Grady, from their point of view, clearly went too far in demanding of Gunter a burden of oversight they do not believe is required by the DMCA. "Courts have emphasized that §512(i) does not create any duty on the part of service providers to police their sites or otherwise make determinations on claims of copyright infringement," wrote EFF in an amicus brief in the current case which it co-filed with Public Knowledge, adding, "§512(i) does not say when and how service providers must terminate the accounts of 'repeat infringers,' nor does it define 'repeat infringer.'"
The stakes for those on the MyVidster side are about as high as they can get. "By implementing the wrong standard for injunctive relief and further confusing the law surrounding 17 U.S.C. §512(i)," stated EFF and Public Knowledge in their Nov. 2011 brief, "the district court order promises to chill innovation and harm the public interest. Accordingly, Amici respectfully request this Court reverse or remand for further proceedings and order the district court to comply with the Supreme Court’s eBay ruling and clarify its treatment of §512(i)."
The eBay case is eBay, Inc. v. MercExchange L.L.C. (2006), in which SCOTUS held that courts cannot "apply 'general rules' when determining whether to issue injunctive relief; in other words, not decide equity through formulas. Unfortunately, the district court below did just that when it issued its injunction, applying general rules to at least three of the four preliminary injunction standards."
Needless to say, the MPAA in its brief sees the matter very differently, arguing against EFF's insistence "that myVidster had no obligation to terminate the accounts of any of its users. This approach flouts the plain language of the DMCA and its legislative history and would render the statute’s instruction to terminate repeat infringers’ access a nullity."
The MPAA also contests arguments made by amici Google and Facebook, including, among others, their claims that "myVidster is not a contributory infringer because, they claim, myVidster’s users did not engage in direct infringement, and instead at most were secondary infringers. Amici go on to argue that myVidster cannot be 'tertiarily' liable for the direct infringement of the third parties whose servers hosted the infringing copies that myVidster users embedded links to."
In terms of the significance of this case, the MPAA, like its equally influential opponents, believes the stakes cannot be overstated.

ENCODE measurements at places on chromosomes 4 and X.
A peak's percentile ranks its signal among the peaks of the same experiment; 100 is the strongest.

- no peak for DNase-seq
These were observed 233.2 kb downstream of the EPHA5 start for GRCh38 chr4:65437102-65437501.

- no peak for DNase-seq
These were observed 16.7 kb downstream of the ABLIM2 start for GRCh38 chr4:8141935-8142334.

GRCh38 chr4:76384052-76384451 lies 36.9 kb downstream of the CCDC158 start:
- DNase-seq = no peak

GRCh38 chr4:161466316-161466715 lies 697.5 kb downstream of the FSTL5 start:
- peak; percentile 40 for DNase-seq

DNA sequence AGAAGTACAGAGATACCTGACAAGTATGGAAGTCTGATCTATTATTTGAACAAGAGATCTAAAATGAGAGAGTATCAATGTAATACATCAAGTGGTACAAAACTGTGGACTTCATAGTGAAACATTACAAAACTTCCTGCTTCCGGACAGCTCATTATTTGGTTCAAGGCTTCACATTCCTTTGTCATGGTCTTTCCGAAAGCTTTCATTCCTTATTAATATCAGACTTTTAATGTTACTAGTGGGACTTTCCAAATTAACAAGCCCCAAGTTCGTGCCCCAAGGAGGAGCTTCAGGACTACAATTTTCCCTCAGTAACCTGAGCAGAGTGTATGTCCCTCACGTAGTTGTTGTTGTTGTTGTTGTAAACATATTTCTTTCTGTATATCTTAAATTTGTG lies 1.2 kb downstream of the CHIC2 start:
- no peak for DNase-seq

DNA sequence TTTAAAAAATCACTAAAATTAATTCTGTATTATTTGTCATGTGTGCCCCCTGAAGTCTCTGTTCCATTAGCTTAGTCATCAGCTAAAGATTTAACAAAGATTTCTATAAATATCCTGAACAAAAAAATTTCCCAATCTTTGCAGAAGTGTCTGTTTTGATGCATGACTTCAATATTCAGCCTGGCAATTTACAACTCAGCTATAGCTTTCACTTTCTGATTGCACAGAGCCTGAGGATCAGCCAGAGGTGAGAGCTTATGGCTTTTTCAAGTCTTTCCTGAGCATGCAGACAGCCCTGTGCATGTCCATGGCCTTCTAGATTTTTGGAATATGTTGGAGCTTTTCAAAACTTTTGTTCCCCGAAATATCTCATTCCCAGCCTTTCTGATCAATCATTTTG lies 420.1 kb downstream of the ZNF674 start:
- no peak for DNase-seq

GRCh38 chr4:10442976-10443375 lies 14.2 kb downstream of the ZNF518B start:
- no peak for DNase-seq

"Contrary to the assertions of myVidster and amici Google and Facebook, search engines and social networking sites are not the only businesses that desire certainty in a challenging online marketplace," they state. "MPAA member companies and other producers of creative works also need a predictable legal landscape in which to operate. Reversing the district court’s ruling would enable businesses to benefit from infringing public performances and displays of audiovisual works without paying for licenses or incurring any cost to offset the cost of producing content. Such a ruling would undermine incentives for disseminating creative works in digital formats and would encourage infringers to seek to profit from the works of others. This Court should affirm. The district court’s ruling helps preserve the crucial balance essential for copyright law's success in the digital age."
In an announcement released today on the filing by the MPAA of its brief in support of his company's position, Flava Works CEO Phillip Bleicher said, "This is a simple case of Marques Gunter using his website MyVidster.com as a vehicle to commit and contribute to massive amounts of theft. He is running a media distribution platform based on stolen content that directly competes with guys like us."
The statement also notes that Flava Works is suing the web host Voxel.net and LeaseWeb.com "for failing to remove MyVidster.com from its servers despite dozens of DMCA notices alerting Voxel.net and LeaseWeb.com that Gunter was a repeat infringer. Under DMCA, safe harbor no longer applies to sites that fail to remove repeat infringers."
The MPAA amicus brief can be found here.